Barbary lion vs hippo (in an ambush): A Barbary lion won't have a great deal more success against a hippo with an ambush than face-to-face. The position the lion would achieve with an ambush (on the hippo's back/grabbing onto the rear of the hippo) can be attained in a face-to-face confrontation. The Barbary lion will be quick & agile enough to get into this position anyway, but will still have trouble causing major damage to the thick hide before it tires itself. An ambush is a great advantage for a big cat against most animals, but not so much with a hippo. As with the previous matchup, the overall edge goes to the hippo.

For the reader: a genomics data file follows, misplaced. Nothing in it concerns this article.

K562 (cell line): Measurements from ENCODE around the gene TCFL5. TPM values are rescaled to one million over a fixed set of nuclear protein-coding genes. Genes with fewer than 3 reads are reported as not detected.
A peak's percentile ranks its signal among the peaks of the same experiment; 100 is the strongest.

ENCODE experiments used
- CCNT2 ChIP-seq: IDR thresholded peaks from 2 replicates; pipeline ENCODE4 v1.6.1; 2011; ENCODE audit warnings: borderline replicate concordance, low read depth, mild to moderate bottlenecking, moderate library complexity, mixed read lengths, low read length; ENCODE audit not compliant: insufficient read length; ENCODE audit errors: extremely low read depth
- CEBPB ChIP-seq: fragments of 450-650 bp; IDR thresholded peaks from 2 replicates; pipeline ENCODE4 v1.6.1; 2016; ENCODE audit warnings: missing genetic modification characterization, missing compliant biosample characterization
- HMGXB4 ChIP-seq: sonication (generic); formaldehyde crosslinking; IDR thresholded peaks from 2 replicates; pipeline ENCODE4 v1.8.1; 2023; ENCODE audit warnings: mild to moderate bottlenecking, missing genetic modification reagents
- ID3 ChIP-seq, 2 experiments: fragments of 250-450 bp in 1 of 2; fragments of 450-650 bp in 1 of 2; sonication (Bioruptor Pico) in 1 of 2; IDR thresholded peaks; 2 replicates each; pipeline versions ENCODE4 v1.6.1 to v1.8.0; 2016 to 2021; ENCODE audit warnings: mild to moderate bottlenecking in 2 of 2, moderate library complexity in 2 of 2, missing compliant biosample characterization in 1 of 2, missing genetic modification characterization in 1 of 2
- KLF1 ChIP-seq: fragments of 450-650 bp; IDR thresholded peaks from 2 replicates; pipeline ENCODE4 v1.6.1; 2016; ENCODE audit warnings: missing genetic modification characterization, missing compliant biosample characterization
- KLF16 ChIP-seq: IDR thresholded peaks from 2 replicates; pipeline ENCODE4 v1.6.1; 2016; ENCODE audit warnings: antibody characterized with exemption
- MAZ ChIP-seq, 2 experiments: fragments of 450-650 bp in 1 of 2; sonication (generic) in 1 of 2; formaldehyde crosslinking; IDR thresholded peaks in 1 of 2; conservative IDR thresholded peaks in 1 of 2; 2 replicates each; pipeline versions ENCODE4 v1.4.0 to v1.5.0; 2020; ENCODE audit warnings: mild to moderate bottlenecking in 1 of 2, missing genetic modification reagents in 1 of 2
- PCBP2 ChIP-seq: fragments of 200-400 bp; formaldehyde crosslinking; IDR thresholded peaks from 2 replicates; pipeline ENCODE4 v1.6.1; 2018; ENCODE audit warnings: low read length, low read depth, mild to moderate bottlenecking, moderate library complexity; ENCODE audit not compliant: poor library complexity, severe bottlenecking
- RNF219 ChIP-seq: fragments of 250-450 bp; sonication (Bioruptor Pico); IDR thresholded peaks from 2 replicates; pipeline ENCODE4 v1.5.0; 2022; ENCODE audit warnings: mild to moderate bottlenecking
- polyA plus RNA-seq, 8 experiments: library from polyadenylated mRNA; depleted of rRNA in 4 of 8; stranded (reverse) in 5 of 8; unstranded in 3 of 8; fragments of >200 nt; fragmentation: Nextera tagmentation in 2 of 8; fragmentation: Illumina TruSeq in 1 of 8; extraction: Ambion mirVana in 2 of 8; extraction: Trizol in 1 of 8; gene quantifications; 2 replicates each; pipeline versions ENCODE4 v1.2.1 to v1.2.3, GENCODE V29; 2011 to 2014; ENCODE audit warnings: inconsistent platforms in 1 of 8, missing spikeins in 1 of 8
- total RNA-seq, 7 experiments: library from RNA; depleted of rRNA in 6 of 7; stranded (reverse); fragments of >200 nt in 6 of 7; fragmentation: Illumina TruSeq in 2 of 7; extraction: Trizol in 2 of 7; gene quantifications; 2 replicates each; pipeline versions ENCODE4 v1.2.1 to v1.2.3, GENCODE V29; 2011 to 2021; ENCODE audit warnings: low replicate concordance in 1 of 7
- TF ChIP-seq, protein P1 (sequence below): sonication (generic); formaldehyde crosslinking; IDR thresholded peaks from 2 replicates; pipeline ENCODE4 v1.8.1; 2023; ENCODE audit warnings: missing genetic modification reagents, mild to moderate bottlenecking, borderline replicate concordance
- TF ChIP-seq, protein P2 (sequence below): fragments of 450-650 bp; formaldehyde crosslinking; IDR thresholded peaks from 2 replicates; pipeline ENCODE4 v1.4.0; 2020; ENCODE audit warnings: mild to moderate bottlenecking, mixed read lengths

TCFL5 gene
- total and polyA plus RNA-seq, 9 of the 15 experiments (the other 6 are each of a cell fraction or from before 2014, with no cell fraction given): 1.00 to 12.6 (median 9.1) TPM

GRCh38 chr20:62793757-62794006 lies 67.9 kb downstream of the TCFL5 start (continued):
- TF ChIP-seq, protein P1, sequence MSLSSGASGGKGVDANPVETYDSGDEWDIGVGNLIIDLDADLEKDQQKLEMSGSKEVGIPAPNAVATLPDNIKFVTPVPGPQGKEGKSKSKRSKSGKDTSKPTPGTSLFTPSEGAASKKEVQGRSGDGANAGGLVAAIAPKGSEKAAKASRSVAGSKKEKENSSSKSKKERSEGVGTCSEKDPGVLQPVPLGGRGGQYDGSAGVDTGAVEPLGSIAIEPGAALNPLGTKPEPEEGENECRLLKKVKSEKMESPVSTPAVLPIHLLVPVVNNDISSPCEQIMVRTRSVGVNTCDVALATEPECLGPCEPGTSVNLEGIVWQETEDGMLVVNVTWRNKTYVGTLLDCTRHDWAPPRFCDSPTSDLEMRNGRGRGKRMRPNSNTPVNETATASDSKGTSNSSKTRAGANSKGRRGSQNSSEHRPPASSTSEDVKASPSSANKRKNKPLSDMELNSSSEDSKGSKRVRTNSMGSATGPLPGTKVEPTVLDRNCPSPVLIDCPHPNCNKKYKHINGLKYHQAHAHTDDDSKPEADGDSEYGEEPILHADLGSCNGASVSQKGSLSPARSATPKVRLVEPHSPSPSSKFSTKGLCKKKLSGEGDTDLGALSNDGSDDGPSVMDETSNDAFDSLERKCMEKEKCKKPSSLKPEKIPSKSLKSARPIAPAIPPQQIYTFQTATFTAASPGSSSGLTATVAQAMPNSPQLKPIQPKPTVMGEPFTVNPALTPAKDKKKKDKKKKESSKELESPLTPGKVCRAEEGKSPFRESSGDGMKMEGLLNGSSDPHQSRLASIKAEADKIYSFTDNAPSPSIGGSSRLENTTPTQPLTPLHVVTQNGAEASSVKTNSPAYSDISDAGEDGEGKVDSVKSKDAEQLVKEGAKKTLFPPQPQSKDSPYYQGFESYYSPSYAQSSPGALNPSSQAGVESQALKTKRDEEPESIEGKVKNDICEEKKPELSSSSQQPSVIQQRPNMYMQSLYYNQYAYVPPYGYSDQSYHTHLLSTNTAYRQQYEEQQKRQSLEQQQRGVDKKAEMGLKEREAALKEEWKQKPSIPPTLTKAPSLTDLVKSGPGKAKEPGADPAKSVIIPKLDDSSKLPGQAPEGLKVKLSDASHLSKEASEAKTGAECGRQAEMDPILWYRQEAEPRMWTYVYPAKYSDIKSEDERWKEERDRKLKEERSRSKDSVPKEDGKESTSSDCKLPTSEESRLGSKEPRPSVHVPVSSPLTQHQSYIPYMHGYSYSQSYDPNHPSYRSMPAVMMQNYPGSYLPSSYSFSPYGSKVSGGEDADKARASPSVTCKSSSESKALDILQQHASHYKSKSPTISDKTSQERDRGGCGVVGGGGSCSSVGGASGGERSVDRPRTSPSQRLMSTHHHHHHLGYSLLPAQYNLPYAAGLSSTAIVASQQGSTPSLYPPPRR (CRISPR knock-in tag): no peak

3 tigers vs rhino: This depends on the type of rhino used (and I'll assume the tigers are Bengals). A Sumatran rhino weighs over 3 times as much as a large Bengal tiger, but isn't as formidable as its larger counterparts. Tigers are primarily solitary hunters (hunting in pairs on occasion), and 3 of them working as a team (like lions do) will have a good chance to overtake a Sumatran rhino. The tigers will use their quickness to avoid the rhino's horn, jump on its back, and attack with claws & teeth. It may take a while, but the 3 tigers will prevail more times than not. The black rhinoceros can weigh 5-6 times more than a Bengal tiger, and will be a very powerful adversary for the cats. Its hide is very tough, and its tank-like body will be hard for the tigers to control. Black rhinos have long frontal horns (sometimes exceeding a meter in length), and can be very aggressive. The tigers will be quick & agile enough to avoid the horn if they're careful, but breaching the rhino's hide will be extremely problematic for the cats because of the animal's stout build (which will make a throat bite difficult) and its great strength (which will come into play while the rhino is violently resisting). There have been reports of single tigers overcoming adult Indian rhinoceroses, but this is not the norm. A large, healthy rhinoceros (white or black) can repel a pride of lions, and 3 tigers won't be able to succeed on most occasions against one. A tiger is certainly right at the top in regards to the "greatest hunter" discussion, but one of the larger species of rhino will be able to defend itself against 3 tigers more times than not. Overall edge to rhino.